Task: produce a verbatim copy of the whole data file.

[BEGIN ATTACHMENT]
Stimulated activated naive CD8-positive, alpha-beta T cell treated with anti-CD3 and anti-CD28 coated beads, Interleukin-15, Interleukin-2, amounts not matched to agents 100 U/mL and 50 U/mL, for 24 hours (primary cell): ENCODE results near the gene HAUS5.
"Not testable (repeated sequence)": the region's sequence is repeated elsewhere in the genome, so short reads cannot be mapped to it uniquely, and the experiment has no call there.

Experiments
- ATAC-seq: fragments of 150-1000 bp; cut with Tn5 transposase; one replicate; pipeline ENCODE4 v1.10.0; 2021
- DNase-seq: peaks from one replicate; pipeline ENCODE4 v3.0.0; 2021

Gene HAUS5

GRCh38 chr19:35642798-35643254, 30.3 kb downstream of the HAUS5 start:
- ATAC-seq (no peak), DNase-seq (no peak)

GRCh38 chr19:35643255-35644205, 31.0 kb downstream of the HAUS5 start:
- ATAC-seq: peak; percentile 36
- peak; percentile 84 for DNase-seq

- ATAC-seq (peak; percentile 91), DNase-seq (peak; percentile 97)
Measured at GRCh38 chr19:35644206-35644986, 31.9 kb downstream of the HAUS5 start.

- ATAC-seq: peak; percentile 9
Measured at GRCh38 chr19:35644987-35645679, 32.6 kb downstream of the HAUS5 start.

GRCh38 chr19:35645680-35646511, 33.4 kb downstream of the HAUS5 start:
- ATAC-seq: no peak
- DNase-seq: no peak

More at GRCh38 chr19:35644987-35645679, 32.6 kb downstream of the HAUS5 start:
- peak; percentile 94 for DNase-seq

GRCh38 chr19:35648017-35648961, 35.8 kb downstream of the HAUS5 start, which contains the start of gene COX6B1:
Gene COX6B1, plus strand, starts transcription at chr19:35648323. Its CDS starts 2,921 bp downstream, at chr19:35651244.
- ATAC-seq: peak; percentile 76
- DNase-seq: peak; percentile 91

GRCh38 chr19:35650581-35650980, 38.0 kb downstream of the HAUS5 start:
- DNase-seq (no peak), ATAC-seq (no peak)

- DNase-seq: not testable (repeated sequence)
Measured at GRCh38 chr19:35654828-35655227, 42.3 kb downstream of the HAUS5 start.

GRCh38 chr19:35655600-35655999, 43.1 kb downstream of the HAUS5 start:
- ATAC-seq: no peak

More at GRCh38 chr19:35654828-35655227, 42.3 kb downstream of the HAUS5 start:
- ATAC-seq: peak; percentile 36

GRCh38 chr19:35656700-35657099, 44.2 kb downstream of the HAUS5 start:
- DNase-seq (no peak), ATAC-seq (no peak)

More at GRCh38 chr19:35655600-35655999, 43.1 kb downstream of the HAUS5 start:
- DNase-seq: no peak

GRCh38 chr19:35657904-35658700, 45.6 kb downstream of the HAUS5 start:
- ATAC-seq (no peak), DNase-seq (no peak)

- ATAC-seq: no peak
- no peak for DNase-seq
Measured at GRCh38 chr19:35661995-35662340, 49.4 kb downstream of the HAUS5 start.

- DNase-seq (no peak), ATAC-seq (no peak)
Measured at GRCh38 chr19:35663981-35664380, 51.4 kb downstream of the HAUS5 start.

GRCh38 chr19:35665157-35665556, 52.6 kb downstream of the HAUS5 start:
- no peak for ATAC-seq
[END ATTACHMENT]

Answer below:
Stimulated activated naive CD8-positive, alpha-beta T cell treated with anti-CD3 and anti-CD28 coated beads, Interleukin-15, Interleukin-2, amounts not matched to agents 100 U/mL and 50 U/mL, for 24 hours (primary cell): ENCODE results near the gene HAUS5.
"Not testable (repeated sequence)": the region's sequence is repeated elsewhere in the genome, so short reads cannot be mapped to it uniquely, and the experiment has no call there.

Experiments
- ATAC-seq: fragments of 150-1000 bp; cut with Tn5 transposase; one replicate; pipeline ENCODE4 v1.10.0; 2021
- DNase-seq: peaks from one replicate; pipeline ENCODE4 v3.0.0; 2021

Gene HAUS5

GRCh38 chr19:35642798-35643254, 30.3 kb downstream of the HAUS5 start:
- ATAC-seq (no peak), DNase-seq (no peak)

GRCh38 chr19:35643255-35644205, 31.0 kb downstream of the HAUS5 start:
- ATAC-seq: peak; percentile 36
- peak; percentile 84 for DNase-seq

- ATAC-seq (peak; percentile 91), DNase-seq (peak; percentile 97)
Measured at GRCh38 chr19:35644206-35644986, 31.9 kb downstream of the HAUS5 start.

- ATAC-seq: peak; percentile 9
Measured at GRCh38 chr19:35644987-35645679, 32.6 kb downstream of the HAUS5 start.

GRCh38 chr19:35645680-35646511, 33.4 kb downstream of the HAUS5 start:
- ATAC-seq: no peak
- DNase-seq: no peak

More at GRCh38 chr19:35644987-35645679, 32.6 kb downstream of the HAUS5 start:
- peak; percentile 94 for DNase-seq

GRCh38 chr19:35648017-35648961, 35.8 kb downstream of the HAUS5 start, which contains the start of gene COX6B1:
Gene COX6B1, plus strand, starts transcription at chr19:35648323. Its CDS starts 2,921 bp downstream, at chr19:35651244.
- ATAC-seq: peak; percentile 76
- DNase-seq: peak; percentile 91

GRCh38 chr19:35650581-35650980, 38.0 kb downstream of the HAUS5 start:
- DNase-seq (no peak), ATAC-seq (no peak)

- DNase-seq: not testable (repeated sequence)
Measured at GRCh38 chr19:35654828-35655227, 42.3 kb downstream of the HAUS5 start.

GRCh38 chr19:35655600-35655999, 43.1 kb downstream of the HAUS5 start:
- ATAC-seq: no peak

More at GRCh38 chr19:35654828-35655227, 42.3 kb downstream of the HAUS5 start:
- ATAC-seq: peak; percentile 36

GRCh38 chr19:35656700-35657099, 44.2 kb downstream of the HAUS5 start:
- DNase-seq (no peak), ATAC-seq (no peak)

More at GRCh38 chr19:35655600-35655999, 43.1 kb downstream of the HAUS5 start:
- DNase-seq: no peak

GRCh38 chr19:35657904-35658700, 45.6 kb downstream of the HAUS5 start:
- ATAC-seq (no peak), DNase-seq (no peak)

- ATAC-seq: no peak
- no peak for DNase-seq
Measured at GRCh38 chr19:35661995-35662340, 49.4 kb downstream of the HAUS5 start.

- DNase-seq (no peak), ATAC-seq (no peak)
Measured at GRCh38 chr19:35663981-35664380, 51.4 kb downstream of the HAUS5 start.

GRCh38 chr19:35665157-35665556, 52.6 kb downstream of the HAUS5 start:
- no peak for ATAC-seq